Fact about Memory
Fact about Memory

24 Unforgettable Memory Facts

Karin Lehnardt
By Karin Lehnardt, Senior Writer
Published March 13, 2023
  • A human's attention span is about 20 minutes. In the past decade, average attention spans have decreased by 12 minutes due to technology and fast-paced lifestyles.[5]
  • An adult human's short-term memory can hold seven pieces of information at the same time, but only for about 20 seconds.[1]
  • Left-handed people tend to have better memories than right-handed people.[7]
  • About 60% of an older adult's memories are when the person was between the ages of 15-25.[1]
  • Scientists have found that beta-blocker medications can block and even erase negative memories.[8]
  • Memory Facts and Trivia
    Just another reason dolphins are amazing
  • Dolphins have the longest memories in the animal kingdom, next to humans. Bottlenose dolphins can remember whistles of other dolphins, even after 20 years of separation.[4]
  • Alcohol disrupts the ability to form new long-term memories. Heavy alcohol use can also lead to permanent memory loss or dementia.[1]
  • Learning new things actually changes brain structure. MRI scans show an increase of blood flow and permanent changes in grey and white matter.[1]
  • In 1985, English musician Clive Wearing suffered a brain infection that rendered him unable to form new memories. It also destroyed most of his old memories. He has a memory span of only seconds.[10]
  • Musicians have a higher verbal working memory, especially if they speak a tonal language such as Chinese.[6]
  • Scientists consider smell to be the strongest and fastest memory inducer. Smell bypasses the thalamus and goes directly to the olfactory bulb, which is connected to the amygdala and hippocampus, the primary memory-making parts of the brain.[1]
  • Memory is the mother of all wisdom.

    - Aeschylus

  • Hyperthymesia is the ability to remember almost every event of a person's life with nearly perfect precision. As of 2021, only 61 people worldwide have been diagnosed with hyperthymesia.[1]
  • Music can trigger vivid memories in those who suffer from dementia.[1]
  • Sometimes a memory will lie dormant for decades and then suddenly reappear. This is called "involuntary autobiographical memory."[3]
  • Language, especially branching and word order, affects working memory capacity, such as processing, storing, and retrieving information.[2]
  • Autobiographical memories are memories of significant personal experiences and events that form a person's life.[1]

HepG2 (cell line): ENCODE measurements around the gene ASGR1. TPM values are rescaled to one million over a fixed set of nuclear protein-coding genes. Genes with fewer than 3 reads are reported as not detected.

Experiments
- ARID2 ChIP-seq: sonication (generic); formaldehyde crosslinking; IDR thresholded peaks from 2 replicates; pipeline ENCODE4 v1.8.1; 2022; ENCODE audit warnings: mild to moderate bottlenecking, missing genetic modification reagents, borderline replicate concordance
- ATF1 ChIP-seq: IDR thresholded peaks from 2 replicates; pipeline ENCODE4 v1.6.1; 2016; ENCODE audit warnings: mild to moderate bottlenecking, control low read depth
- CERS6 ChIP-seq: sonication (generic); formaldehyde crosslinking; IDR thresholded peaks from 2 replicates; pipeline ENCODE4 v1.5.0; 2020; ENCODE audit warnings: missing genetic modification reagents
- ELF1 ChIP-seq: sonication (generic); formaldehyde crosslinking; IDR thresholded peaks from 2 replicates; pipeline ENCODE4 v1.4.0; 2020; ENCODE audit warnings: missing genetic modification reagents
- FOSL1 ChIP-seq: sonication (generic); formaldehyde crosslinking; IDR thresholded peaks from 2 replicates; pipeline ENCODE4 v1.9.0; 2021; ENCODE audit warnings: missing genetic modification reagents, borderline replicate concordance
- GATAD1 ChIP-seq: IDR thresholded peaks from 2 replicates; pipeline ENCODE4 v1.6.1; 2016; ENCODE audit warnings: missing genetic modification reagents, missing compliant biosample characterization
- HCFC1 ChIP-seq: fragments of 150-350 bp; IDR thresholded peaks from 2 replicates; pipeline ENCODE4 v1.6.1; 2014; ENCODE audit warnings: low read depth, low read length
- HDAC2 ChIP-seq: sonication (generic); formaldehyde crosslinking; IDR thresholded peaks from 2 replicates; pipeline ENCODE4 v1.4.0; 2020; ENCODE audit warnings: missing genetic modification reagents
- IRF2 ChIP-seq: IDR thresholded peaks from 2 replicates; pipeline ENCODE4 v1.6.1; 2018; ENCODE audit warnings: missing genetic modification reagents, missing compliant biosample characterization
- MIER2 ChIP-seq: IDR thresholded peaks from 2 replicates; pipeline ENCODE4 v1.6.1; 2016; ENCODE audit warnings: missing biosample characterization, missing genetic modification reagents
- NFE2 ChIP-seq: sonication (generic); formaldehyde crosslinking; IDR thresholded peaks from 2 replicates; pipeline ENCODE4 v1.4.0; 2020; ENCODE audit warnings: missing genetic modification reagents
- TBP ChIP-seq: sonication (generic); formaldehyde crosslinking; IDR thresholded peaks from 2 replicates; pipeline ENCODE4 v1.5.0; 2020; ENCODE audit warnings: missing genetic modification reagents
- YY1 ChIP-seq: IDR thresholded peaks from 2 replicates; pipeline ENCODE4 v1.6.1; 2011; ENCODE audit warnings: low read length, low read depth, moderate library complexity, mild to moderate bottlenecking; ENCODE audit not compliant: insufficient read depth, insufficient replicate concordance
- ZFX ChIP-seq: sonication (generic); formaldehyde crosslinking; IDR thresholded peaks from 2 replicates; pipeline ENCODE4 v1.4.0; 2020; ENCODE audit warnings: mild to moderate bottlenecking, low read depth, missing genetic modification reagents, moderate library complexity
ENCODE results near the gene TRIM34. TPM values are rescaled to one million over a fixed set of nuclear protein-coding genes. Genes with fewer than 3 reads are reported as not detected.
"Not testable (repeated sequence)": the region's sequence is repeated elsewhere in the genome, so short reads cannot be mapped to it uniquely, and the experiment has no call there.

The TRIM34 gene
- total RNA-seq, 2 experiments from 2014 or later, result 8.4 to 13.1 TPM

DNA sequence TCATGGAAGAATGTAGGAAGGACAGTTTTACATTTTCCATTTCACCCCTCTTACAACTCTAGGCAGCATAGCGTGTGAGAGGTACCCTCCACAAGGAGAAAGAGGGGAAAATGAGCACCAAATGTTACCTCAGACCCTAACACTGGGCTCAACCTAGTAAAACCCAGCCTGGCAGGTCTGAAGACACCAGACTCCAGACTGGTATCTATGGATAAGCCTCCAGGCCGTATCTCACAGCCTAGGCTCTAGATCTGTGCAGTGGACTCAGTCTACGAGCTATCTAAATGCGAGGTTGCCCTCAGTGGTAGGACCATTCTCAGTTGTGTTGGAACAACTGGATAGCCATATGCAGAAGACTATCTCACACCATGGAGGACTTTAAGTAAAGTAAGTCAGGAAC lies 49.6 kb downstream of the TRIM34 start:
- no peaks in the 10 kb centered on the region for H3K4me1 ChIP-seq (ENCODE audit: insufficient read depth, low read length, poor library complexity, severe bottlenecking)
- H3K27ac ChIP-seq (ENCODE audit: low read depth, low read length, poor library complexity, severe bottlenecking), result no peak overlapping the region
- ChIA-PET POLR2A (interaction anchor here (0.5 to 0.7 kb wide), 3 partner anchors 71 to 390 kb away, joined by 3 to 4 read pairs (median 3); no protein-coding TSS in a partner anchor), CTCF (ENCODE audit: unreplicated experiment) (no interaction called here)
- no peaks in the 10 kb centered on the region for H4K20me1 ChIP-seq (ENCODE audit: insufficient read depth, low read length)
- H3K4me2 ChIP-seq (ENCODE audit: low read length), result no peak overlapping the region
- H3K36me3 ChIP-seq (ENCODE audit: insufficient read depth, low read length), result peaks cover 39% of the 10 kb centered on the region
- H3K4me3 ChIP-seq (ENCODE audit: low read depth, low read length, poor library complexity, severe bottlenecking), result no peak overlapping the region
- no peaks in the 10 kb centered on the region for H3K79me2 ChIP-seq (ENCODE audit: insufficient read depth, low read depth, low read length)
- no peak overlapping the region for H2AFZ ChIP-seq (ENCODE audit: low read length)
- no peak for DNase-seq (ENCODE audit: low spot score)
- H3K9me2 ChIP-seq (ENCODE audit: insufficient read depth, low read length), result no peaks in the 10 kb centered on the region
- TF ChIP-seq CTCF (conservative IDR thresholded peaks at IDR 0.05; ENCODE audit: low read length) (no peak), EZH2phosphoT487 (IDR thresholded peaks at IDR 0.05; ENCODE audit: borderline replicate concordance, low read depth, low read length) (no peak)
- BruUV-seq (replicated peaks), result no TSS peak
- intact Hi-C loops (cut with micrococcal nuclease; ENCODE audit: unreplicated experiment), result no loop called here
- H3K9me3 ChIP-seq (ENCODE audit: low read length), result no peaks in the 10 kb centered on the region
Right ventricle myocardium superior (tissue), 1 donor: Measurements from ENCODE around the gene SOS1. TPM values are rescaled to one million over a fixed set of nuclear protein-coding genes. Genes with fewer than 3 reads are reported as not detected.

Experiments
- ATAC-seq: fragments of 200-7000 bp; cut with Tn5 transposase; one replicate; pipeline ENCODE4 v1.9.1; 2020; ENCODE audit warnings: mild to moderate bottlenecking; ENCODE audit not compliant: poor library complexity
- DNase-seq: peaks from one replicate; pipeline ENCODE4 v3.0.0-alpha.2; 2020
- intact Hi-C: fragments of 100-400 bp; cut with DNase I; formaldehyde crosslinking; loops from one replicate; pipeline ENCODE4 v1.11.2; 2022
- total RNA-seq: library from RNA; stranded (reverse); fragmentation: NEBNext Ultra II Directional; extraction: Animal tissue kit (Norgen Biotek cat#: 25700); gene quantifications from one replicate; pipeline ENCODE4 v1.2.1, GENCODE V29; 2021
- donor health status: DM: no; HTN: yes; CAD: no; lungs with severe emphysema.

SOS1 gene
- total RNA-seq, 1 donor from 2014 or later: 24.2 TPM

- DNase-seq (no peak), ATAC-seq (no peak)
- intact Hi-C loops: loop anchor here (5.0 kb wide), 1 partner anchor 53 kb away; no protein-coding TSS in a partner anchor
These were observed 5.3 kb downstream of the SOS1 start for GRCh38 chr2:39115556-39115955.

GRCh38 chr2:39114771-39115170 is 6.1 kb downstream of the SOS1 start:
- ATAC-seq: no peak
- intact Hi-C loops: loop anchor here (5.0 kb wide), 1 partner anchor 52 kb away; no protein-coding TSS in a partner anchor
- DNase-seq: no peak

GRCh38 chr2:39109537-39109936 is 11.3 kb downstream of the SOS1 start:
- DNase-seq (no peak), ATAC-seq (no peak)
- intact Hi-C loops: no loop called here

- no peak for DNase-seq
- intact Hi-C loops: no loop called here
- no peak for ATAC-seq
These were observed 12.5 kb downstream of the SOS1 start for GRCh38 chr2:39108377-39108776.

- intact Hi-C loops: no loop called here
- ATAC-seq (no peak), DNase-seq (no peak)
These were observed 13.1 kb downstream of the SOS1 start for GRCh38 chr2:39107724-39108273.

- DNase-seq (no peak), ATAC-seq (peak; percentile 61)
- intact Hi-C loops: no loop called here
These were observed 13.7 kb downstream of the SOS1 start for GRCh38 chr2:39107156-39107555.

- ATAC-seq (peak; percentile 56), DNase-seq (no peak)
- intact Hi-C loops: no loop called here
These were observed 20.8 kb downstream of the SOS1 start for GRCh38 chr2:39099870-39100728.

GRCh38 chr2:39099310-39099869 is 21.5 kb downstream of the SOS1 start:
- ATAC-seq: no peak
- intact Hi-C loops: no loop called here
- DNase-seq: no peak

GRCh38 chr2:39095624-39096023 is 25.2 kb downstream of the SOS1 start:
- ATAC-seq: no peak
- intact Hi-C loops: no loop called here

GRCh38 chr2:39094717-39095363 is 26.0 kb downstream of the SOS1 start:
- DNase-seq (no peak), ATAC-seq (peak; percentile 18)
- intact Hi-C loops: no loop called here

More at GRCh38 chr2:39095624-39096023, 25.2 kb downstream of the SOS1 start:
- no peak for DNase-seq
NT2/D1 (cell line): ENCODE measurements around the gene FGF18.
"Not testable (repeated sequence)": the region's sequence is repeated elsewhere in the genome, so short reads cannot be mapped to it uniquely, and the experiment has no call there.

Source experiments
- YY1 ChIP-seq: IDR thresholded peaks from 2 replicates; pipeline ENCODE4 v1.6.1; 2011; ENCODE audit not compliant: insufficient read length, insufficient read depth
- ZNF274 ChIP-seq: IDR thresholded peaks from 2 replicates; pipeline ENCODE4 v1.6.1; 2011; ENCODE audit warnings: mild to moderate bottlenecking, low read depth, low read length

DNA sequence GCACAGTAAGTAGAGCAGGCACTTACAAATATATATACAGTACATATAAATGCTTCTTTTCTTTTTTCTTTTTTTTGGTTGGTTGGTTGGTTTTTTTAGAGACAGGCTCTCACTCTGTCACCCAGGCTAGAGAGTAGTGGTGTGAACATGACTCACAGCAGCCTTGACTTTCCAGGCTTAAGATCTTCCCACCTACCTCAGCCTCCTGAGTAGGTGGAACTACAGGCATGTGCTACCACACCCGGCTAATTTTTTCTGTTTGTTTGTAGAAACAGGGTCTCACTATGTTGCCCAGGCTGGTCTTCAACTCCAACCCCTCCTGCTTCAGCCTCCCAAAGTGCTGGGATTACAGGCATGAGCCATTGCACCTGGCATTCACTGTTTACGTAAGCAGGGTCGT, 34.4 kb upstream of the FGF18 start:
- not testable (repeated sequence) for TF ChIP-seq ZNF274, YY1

• Memory Identity Facts
    Memories make us who we are

  • Because ancient stories, such as Homer's The Iliad and The Odyssey, were not written, they were passed down using mnemonic poetic devices, such as alliteration, rhyme, and chiasmus.[1]
  • In a phenomenon called language-dependent memory, a childhood memory is more likely to be remembered when a childhood language is being spoken.[2]
  • Doorway Effect Fact
    Have you ever experienced the doorway effect?
  • The “doorway effect” is a psychological event where a person forgets something as soon as they enter a room. Scientists believe the effect is real, but only when our brains are busy.[9]
  • The death of the character Bing Bong in Disney’s popular animation Inside Out represents "childhood amnesia," which is a normal part of brain development.[1]
  • Between 60–80% of the general population experiences déjà vu. While déjà vu is fairly common, scientists haven't singled out a primary cause. Theories include 1) split-perception, when someone sees something twice; 2) minor brain glitch; and 3) memory recall.[11]
  • When bilingual people hear reprimands or "bad" words in their native language, they exhibit heightened stress responses. In contrast, negative words in a foreign language don't have such a personal effect.[2]
  • "Gaslighting" is a form of mental abuse in which someone tampers with another person’s memory.[12]
  • Children don’t remember consistently until about the age of 4, when language skills and the hippocampus are more mature.[1]
  • Unforgettable Memory Facts INFOGRAPHIC
    Amazing Memory Infographic

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